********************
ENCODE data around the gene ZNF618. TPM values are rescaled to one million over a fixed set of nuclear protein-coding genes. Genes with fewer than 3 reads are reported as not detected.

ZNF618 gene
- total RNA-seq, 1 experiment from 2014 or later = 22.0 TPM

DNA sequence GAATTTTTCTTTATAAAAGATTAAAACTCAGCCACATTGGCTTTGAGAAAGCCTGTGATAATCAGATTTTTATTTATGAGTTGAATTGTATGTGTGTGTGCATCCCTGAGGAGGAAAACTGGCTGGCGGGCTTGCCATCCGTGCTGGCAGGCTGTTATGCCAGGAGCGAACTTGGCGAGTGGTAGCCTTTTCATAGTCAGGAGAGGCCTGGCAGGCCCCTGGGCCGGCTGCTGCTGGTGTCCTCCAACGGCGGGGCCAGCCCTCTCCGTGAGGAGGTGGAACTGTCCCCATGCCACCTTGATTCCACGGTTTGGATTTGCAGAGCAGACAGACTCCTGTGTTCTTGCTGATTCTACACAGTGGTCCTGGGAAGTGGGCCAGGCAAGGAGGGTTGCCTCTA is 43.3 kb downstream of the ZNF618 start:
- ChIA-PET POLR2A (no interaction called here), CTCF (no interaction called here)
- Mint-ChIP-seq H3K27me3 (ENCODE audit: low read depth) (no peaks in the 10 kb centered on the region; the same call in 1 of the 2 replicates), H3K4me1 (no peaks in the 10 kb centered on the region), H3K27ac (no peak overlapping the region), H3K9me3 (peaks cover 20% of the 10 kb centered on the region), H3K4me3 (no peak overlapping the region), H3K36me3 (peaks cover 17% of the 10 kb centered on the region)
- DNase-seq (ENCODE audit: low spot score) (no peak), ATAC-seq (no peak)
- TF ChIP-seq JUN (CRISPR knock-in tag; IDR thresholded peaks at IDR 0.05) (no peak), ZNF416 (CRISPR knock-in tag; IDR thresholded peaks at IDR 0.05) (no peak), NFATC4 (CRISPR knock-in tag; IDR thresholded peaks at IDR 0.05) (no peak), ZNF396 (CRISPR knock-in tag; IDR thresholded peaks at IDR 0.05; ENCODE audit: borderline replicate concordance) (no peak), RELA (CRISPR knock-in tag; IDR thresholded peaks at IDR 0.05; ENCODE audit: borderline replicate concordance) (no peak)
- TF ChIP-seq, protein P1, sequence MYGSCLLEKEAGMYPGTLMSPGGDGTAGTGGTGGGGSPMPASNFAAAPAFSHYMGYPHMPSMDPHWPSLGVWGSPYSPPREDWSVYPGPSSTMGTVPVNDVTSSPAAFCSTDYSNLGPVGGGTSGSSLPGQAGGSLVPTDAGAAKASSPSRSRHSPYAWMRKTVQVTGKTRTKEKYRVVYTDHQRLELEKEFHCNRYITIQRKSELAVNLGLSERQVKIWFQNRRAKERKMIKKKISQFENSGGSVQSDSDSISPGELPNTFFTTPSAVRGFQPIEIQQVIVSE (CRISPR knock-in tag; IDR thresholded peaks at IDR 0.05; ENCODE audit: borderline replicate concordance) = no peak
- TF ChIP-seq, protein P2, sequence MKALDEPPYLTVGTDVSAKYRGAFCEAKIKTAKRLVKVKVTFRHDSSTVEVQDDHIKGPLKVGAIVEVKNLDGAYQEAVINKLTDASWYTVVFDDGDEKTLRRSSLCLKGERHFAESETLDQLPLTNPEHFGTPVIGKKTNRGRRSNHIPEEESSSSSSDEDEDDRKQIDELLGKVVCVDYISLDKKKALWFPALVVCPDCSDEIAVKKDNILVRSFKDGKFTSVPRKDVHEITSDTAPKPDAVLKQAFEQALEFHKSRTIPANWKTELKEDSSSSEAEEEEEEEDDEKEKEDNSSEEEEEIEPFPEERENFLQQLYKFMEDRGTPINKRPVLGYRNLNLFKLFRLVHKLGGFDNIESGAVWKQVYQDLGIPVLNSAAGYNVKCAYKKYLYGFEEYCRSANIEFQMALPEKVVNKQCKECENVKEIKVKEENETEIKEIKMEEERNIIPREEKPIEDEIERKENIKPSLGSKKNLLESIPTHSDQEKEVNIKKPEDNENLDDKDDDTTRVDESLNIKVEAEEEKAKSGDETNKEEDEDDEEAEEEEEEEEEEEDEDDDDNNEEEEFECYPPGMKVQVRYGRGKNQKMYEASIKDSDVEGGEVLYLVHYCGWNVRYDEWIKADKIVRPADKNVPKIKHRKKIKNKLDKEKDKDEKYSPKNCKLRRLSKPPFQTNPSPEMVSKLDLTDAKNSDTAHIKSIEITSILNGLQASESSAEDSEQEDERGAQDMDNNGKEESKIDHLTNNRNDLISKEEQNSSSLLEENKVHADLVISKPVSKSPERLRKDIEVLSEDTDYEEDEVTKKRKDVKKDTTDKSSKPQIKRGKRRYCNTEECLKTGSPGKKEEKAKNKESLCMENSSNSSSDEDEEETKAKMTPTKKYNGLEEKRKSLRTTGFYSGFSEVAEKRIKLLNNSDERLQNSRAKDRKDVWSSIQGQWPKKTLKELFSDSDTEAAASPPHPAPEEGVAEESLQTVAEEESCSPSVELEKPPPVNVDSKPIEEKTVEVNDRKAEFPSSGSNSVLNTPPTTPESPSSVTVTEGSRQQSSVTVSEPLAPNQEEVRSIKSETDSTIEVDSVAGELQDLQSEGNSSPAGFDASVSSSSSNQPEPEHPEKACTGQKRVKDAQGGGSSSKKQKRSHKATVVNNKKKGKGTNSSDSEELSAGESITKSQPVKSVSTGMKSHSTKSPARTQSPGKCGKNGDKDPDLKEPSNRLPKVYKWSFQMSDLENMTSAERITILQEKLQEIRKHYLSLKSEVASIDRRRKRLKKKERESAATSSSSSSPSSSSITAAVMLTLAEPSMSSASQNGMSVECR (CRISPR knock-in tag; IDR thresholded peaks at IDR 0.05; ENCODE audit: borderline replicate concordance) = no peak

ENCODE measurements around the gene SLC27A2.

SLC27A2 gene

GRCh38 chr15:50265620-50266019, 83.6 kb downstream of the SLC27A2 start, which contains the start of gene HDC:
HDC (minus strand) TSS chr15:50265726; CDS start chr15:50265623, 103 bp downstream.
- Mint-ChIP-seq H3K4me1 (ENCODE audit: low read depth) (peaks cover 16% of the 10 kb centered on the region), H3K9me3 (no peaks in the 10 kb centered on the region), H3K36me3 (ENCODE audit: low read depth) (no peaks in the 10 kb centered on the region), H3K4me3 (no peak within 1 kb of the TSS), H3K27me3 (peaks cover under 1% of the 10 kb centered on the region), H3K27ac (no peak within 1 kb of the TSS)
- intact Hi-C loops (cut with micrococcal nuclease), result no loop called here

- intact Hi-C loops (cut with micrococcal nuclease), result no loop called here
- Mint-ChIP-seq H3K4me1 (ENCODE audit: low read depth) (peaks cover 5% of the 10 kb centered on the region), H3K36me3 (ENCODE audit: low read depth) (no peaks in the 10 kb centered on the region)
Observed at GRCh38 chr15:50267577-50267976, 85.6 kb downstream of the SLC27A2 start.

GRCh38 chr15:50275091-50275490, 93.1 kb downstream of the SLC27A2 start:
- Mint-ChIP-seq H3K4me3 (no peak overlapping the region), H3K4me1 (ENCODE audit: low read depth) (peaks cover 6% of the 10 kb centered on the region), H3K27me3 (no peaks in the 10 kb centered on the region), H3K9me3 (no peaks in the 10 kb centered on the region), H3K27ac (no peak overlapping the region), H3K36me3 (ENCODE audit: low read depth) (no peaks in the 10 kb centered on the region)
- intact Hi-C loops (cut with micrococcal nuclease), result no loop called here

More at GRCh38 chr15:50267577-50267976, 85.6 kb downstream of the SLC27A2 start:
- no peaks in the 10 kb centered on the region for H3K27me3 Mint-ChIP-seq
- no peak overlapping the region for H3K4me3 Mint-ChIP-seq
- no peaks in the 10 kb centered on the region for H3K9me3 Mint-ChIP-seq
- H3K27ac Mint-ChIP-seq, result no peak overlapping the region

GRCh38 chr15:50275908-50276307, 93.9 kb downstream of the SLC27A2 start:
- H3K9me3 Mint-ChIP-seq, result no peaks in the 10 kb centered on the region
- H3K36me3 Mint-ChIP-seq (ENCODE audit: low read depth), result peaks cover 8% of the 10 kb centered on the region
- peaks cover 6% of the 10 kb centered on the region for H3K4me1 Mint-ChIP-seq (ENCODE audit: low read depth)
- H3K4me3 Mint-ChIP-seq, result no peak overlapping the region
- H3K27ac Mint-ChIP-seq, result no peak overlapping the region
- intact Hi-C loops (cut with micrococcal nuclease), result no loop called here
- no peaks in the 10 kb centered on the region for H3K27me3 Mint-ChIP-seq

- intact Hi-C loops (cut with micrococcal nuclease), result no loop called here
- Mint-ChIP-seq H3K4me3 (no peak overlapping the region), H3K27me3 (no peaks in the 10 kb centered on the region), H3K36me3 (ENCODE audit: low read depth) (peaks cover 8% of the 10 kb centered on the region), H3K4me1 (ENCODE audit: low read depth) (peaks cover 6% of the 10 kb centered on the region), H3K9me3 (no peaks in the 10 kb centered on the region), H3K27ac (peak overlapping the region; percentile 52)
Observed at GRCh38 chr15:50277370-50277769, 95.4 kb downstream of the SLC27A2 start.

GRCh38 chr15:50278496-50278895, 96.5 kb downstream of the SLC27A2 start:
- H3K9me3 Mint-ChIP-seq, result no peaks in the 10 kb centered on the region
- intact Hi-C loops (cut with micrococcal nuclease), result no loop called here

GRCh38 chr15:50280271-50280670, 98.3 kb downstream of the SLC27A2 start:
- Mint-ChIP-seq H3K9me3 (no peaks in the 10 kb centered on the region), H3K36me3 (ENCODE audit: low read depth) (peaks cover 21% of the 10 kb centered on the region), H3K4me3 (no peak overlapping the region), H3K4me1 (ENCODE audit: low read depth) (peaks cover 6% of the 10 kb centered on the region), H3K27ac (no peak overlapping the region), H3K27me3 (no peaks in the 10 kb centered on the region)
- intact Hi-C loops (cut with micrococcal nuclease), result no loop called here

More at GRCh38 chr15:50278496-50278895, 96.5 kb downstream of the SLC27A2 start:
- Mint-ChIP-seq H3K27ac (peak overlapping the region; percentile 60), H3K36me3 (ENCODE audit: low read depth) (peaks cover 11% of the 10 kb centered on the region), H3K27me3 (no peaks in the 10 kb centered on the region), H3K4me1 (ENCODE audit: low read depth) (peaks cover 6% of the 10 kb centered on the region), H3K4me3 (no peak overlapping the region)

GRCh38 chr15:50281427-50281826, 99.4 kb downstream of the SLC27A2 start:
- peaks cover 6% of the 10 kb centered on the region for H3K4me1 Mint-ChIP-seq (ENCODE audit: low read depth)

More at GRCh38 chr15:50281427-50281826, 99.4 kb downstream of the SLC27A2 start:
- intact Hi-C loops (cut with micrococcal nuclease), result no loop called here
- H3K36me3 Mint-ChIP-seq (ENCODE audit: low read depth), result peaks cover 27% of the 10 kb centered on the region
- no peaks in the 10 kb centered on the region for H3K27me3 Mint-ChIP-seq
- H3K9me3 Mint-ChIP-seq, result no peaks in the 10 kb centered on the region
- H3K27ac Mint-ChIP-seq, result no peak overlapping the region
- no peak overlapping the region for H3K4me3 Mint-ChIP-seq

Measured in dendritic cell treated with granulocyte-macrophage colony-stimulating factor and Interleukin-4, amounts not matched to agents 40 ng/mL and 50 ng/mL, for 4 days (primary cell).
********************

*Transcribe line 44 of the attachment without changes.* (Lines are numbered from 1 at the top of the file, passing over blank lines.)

- intact Hi-C loops (cut with micrococcal nuclease), result no loop called here